He accumulated some funds in time by practising medicine and selling drugs, then his cabin was swept away by a spring freshet, along with the rest of the village and he started for Canada and home. He came to Belleville, where his brother Enoch was already established in a successful practice, and the really entered upon his professional career. There he married a lady from near London, but after a few years a separations was agreed upon. He then went to Savannah and there became engaged for a year as physician to a party of gentlemen about to travel. That trip up the Nile and through the east aggregated, according to his diary, 63,000 miles. Shortly after his return to Savannah the civil war broke out, and he returned to Canada, afterwards visiting Europe, and studied in France, England and Scotland, taking his degree from Edinburgh university. He returned again to Belleville, to assume the practice of his brother, who had died, and in a few years had the largest practice in that district, being especially successful in his treatment of typhoid fever, his training in the south eminently fitting him for that disease. About this time he built the house on Front street, then popularly known as Dorland's castle. This marked the zenith of his fortune. He built other houses, borrowing money at ten per cent., and rented them at such rates as to make about eight per cent, out of other people's money in brick and mortar. He owned about thirty houses when the decay of his mental faculties began, and his pretended friends began importuning him to endorse notes; this with domestic troubles, caused his collapse. He lost health and property in 1874. For five years he was supported by the medical faculty, and for fifteen by his relatives and friends. In April, last year, he was sent to Toronto asylum, and later was removed to Kingston asylum, where he died yesterday. His has been a checkered career. He was for many years the leading man in his district, and it was at his house that the governor of Upper Canada would stay when he journeyed that way.




(Journal of Education for Ontario 1874)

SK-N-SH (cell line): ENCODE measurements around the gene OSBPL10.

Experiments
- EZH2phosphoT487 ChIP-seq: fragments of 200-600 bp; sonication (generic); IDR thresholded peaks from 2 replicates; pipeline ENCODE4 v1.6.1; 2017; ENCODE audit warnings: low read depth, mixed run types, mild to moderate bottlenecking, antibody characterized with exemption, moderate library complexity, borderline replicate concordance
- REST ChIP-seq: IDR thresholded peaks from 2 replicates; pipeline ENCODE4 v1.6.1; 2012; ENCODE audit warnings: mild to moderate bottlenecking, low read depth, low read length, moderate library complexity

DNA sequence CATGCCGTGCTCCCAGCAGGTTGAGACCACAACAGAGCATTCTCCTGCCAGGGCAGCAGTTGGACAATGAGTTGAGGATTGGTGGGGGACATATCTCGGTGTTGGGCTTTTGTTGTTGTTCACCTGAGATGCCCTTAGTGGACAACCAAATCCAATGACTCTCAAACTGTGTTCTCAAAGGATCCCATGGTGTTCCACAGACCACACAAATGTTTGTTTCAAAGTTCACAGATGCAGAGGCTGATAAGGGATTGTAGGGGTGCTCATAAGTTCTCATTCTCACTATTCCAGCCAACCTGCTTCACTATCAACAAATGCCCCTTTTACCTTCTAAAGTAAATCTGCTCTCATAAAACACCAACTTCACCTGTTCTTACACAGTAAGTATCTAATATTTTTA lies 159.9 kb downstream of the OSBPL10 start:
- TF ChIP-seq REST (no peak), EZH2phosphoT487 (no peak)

JOSEPH FREDERICK WILLIAM DOUGALL was born in New Hampshire, in March, 1787, and died in December, 1874, aged 88.  When nine years old he emigrated to Canada with his father (the late Dr. Dougall) and settled at Fredericksburg, on the Bay of Quinte.  A few years after, the whole of the family removed to Prince Edward, and took up land a few miles west of Picton.  In the year 1812 the subject of this sketch wandered through the wilds of Canada in search of a better locality for settlement, and was somewhere in the vicinity of Niagara when the news of the declaration of War reached the colonists.  In less than six hours after the news arrived William Dougall had enlisted in the 2nd Regiment of Norfolk Militia, and the same evening was drilling with his Company, preparatory to meeting the enemies of his King and country, who, a few years before had driven his father from his happy home in the old Granite State to seek a refuge in the wilderness of Canada!  Shortly after enlisting he was attached to the Division which General Brock led against Detroit, and took part in the engagement which resulted in the surrender of that Fort to the British troops;  for which service he was awarded the Detroit medal, issued by order of Her Majesty in 1848.  After his return Eastward, the noble band to which he was attached were detailed to march to Queenston Heights to reinforce their comrades then engaged in deadly conflict with a superior force;  but had the misfortune to arrive within a few miles of the field when they were met by the sad intelligence that the battle was over and that General Brock was killed.  After his discharge from the service, in 1813, he resided for a time in Toronto (then little York) in consequence of which he was a few years ago elected a member of the venerable body known as “The York Pioneers.”  After a short sojourn in the west he returned to Prince Edward where he remained till his death.  William Dougall was always noted for extreme loyalty to the British Crown, and was a man of unchangeable views.  He was one of the peculiar class who hate the name “Conservative,” and was proud to be called a Tory.  In 1837, he voluntarily took his team and wagon to Kingston. He was one of the earliest magistrates, and acted in that capacity for many years.  In society, he was noted for peculiar cautiousness, in never talking of his neighbours.  It was the boast of his last days that he was never summoned as a witness in any court in the land.  He carefully selected his associates and was fondly attached to them.  - Picton Gazette.